If using a pan, bring to simmer, place on lid, drop to lowest temperature and cook for 1 - 1 1/2 hours until meat is tender.  Add more water if required.
Serve with boiled rice.

Monday, 21 May 2012

Making Crostoli - The Easy Way

Delicious Crostoli

Crostoli is a wonderfully light, fried Italian pastry.   Sprinkled generously with icing sugar - it really tastes as good as it looks. First introduced to Crostoli by my mother-in-law Mrs G who made it for special occasions, or to occupy a rainy day.  I have very fond memories of diantily nibbling on Crostoli whilst sipping an espresso or iced coffee with my extended family.  While it was often offered, and I was occasionally in residence when it was made I had never made this sweet treat.  When the good Mr and Mrs G first visited us in Sydney, after our second child was born I said that now we had been married for twelve years, perhaps she would be kind enough to share her secret Crostoli recipe.  'Don't you have it?' she replied 'oh, but of course, here it is'.  I still have her treasured hand written recipe in my favourite Italian cook book.

View 1. Crostoli dusted with icing sugar

Crostoli is not hard to make, but definitely easier with a pasta roller than with a rolling pin - my first attempt! Attach your pasta roller to the kitchen counter top.  I use a little wooden wedge between the bottom of the benchtop and the tightened screw arm to prevent any damage to the underside of the counter top. 

View 2. Pasta roller attached to the kitchen bench

View 3. Place the flours and sugar into a large mixing bowl

View 4. Add the eggs, vegetable oil and brandy.  Add the grated zest of one lemon.

View 5.  Mix together by hand, then knead until you have a firm dough ball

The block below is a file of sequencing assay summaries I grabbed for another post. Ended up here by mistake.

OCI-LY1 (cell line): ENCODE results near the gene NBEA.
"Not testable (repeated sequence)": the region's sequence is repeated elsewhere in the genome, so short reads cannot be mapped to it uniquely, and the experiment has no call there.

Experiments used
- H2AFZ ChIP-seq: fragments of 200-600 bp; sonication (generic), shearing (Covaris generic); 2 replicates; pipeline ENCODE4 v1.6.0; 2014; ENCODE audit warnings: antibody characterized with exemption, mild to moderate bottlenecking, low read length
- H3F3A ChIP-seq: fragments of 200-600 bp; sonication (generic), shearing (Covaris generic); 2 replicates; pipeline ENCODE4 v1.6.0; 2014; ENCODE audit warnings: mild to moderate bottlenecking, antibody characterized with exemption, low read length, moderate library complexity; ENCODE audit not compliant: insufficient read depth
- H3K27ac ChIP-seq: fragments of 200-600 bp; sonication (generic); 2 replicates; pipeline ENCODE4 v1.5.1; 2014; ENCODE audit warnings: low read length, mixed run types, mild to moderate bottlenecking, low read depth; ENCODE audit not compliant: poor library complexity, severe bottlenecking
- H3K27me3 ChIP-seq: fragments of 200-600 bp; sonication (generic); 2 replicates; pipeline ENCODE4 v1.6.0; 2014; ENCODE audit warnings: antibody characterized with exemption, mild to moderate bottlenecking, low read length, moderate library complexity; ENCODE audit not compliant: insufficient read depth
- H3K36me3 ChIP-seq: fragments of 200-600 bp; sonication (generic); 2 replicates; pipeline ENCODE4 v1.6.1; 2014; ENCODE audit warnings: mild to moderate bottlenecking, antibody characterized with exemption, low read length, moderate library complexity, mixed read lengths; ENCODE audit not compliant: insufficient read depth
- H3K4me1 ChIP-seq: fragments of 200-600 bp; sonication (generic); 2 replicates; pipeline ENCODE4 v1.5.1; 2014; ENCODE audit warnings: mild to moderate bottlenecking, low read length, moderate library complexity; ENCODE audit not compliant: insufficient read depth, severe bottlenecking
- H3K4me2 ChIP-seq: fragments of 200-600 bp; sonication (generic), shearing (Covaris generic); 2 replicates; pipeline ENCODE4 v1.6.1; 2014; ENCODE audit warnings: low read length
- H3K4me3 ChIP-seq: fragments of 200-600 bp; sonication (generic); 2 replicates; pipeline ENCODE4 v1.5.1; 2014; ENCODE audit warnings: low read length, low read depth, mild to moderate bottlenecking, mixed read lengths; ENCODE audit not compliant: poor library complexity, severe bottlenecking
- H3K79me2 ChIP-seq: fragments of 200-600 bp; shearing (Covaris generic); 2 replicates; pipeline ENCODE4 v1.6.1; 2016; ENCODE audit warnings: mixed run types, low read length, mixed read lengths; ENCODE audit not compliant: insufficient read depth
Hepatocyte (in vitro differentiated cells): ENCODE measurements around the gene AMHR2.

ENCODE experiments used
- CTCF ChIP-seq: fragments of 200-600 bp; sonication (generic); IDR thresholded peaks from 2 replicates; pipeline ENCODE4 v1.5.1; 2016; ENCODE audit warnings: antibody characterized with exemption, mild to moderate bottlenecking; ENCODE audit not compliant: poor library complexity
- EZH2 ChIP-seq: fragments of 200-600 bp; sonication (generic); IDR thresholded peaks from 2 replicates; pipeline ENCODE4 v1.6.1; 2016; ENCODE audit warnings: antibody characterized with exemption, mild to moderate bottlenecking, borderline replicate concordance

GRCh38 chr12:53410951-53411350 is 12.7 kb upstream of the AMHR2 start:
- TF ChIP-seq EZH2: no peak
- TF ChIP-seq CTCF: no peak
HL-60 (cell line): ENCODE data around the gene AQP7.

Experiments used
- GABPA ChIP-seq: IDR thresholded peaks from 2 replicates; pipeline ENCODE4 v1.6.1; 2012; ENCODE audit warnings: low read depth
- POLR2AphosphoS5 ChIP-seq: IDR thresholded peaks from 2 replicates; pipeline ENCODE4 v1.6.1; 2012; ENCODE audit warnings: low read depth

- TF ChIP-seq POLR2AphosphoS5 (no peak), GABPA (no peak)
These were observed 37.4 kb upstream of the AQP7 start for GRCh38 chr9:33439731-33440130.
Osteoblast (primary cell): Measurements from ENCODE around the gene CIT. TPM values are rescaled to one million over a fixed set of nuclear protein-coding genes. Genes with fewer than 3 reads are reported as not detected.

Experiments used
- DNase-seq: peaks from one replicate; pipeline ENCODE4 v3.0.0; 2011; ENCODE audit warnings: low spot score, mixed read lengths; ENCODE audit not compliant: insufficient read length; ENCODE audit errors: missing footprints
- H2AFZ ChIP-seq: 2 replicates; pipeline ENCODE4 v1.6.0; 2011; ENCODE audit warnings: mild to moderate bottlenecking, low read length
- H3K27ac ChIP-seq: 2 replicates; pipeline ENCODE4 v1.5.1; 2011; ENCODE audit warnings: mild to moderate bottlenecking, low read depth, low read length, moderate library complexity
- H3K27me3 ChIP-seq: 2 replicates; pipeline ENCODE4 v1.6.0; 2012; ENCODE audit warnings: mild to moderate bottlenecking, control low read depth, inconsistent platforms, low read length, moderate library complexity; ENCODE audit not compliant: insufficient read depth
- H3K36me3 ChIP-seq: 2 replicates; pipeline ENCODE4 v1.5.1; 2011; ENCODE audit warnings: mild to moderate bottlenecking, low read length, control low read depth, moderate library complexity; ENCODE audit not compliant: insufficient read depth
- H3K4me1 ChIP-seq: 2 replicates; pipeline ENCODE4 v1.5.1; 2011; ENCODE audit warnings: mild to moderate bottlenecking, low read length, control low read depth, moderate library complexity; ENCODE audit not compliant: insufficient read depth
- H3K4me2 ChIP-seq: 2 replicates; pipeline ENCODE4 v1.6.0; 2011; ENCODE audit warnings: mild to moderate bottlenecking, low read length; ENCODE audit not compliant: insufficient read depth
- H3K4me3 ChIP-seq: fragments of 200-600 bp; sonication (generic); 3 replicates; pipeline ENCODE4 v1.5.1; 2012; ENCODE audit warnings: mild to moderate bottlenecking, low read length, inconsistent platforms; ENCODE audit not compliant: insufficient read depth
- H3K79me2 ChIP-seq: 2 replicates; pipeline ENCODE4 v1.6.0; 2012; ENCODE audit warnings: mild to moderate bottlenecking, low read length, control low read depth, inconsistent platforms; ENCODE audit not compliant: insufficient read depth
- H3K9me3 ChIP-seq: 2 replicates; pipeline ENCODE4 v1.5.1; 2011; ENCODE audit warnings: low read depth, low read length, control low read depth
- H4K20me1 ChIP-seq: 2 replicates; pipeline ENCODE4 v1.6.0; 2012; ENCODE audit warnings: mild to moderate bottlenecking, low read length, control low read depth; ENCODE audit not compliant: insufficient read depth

View 6.  Starting with the largest setting, roll dough balls, the size of golf balls through the pasta machine

View 7. Place the sheets of rolled dough onto a lightly floured surface. It is quicker to run the whole batch through on the largest setting, then reduce the machine thickness by two twists and run them all through again

View 8.  Keep adding plain flour as needed to keep the dough supple and not sticking to your work surface.  When all dough strips have been rolled through the thinnest setting, it is ready to cut into strips.

 View 9.  I use a fluted roller for a nice edge and twist 1 1/2 cm strips into rounds, bows or simply, strips

View 10.  Heat some vegetable oil, enough to deep fry in a large pan, fryer or wok to about 120 degrees celsius.  When you drop a bread cube in it should start sizzling gently,  immediately.
Gently drop in about 10 crostoli, fry for 1 minute then turn over and fry the underside for 30 seconds more

 When still pale but a light golden colour, remove with tongs and drain on kitchen paper.  The Crostoli will harden upon cooling.  If you are called away, cover the dough with a tea towel to keep moist.  When you have fried all of them, place some on a plate and sprinkle with sifted icing sugar.  Brew the coffee and enjoy!

 Only put icing sugar on servings as Crostoli will stay fresh in an air tight container for up to 2 weeks.

Mrs G's Crostoli

3 cups plain flour
2 cups self raising flour
1 cup sugar
6 large free-range eggs
1 small shot glass vegetable oil (50 ml)
1 small shot glass brandy (50 ml)
grated zest of 1 lemon

Mix flours and sugar together.  Add eggs, oil, brandy and lemon zest.  Mix to a soft dough and knead for 2 - 5 mins until pliable.   Divide into golf ball sized balls and flour your work surface.
Attach pasta maker to bench and turn to the thickest setting.  Run each small dough ball through and place on bench whilst you work on the next one.  Turn the pasta roller to the next setting and run each strip through again.  Keep flouring your bench.
Adjust the pasta maker to the next thinnest size and continue to run each strip through.  Cut the dough strips in half if getting too long to handle.  When they have gone through the thinnest, or even the second thinnest setting they are ready to be cut into strips.  Twist into bows, or loose round shapes or simply leave straight.